I think here is the point though: if you were going to buy various different types of tea. You could buy at Davids and get good quality tea in each category. Does anyone soley do their shopping at one place? Hmm.


My second point is this. Even 10 years ago tea shops were selling a mix of flavoured tea along with regional teas. So what I am saying is that this is nothing new. I have been in high quality independently owned shops with extremely experiernced owners and they have sold a variety of teas as well.

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61 tasting notes

I wasn’t originally interested n trying this one…untilI heard it had been discontinued. I was lucky to find one location that still had some left. Made it in a gaiwan. After a 15 sec rinse, so far I’ve had two 40 sec steeps. It brewed a pale green-yellow colour. The taste was closer to a green tea. It was mildly floral and vegetal. Very light though. No overpowering flavours or scents. I’m curious to see how this taste may evolve with subsequent steeps. I may also increase steep time though I like the lightness.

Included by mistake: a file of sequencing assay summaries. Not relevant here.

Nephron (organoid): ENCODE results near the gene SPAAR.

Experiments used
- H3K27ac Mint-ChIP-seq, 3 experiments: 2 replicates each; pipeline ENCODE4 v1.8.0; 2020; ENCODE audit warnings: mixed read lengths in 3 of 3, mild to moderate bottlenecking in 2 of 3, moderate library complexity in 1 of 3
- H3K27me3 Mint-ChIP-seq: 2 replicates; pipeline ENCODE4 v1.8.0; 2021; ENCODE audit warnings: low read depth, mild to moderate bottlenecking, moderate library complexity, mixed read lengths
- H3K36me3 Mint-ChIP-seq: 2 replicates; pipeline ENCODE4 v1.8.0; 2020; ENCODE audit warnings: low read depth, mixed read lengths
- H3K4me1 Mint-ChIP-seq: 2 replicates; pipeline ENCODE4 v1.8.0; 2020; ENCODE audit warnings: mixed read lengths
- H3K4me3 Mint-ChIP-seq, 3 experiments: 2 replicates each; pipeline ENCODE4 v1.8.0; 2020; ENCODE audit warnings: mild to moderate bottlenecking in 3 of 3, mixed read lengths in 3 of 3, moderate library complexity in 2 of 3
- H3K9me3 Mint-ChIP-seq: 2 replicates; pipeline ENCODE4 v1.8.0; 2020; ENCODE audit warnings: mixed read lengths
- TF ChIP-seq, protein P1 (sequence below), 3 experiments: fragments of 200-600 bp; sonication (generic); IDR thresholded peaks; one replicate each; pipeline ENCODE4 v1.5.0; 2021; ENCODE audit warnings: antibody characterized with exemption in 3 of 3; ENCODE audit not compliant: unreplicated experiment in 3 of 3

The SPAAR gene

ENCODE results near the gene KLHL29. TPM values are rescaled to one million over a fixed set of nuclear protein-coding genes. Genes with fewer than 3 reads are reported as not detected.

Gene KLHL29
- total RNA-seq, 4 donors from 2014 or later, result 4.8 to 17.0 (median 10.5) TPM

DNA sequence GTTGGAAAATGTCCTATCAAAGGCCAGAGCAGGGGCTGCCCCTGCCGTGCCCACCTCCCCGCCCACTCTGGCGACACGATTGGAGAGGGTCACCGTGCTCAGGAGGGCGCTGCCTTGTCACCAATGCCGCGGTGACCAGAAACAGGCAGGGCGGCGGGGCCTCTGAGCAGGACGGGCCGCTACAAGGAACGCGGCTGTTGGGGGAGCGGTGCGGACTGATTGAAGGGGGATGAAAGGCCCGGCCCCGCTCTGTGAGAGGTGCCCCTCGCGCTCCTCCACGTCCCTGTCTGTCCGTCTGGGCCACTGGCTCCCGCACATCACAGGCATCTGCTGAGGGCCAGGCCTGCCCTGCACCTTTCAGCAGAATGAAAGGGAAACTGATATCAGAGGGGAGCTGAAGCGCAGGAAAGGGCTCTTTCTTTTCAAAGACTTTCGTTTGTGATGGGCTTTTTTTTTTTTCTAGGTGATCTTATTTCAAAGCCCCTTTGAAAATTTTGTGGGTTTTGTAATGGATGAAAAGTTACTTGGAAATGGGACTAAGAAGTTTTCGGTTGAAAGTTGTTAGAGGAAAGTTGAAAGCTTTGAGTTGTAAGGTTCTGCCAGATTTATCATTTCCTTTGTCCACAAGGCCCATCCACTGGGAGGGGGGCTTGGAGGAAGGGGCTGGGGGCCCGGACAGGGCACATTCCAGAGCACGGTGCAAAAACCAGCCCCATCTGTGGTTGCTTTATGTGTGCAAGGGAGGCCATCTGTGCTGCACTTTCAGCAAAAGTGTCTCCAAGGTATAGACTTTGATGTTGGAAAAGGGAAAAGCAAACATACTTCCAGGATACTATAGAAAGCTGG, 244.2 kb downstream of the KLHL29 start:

Flavors: Floral, Grass, Vegetal

175 °F / 79 °C 0 min, 45 sec 6 g 5 OZ / 147 ML

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368 tasting notes

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1731 tasting notes

Just brewed this up western style this morning. This is quite good. It has a certain natural sweetness to it. It has a little bit to vegetal or grassy notes to it. It is a bit creamy. Hopefully next time I will have the time to gongfu this.

I brewed this once in a 16oz Teavana Glass Perfect Tea Maker/Gravity Steeper with 2 tsp leaf and 185 degree water for 4 minutes.

185 °F / 85 °C 4 min, 0 sec 2 tsp 16 OZ / 473 ML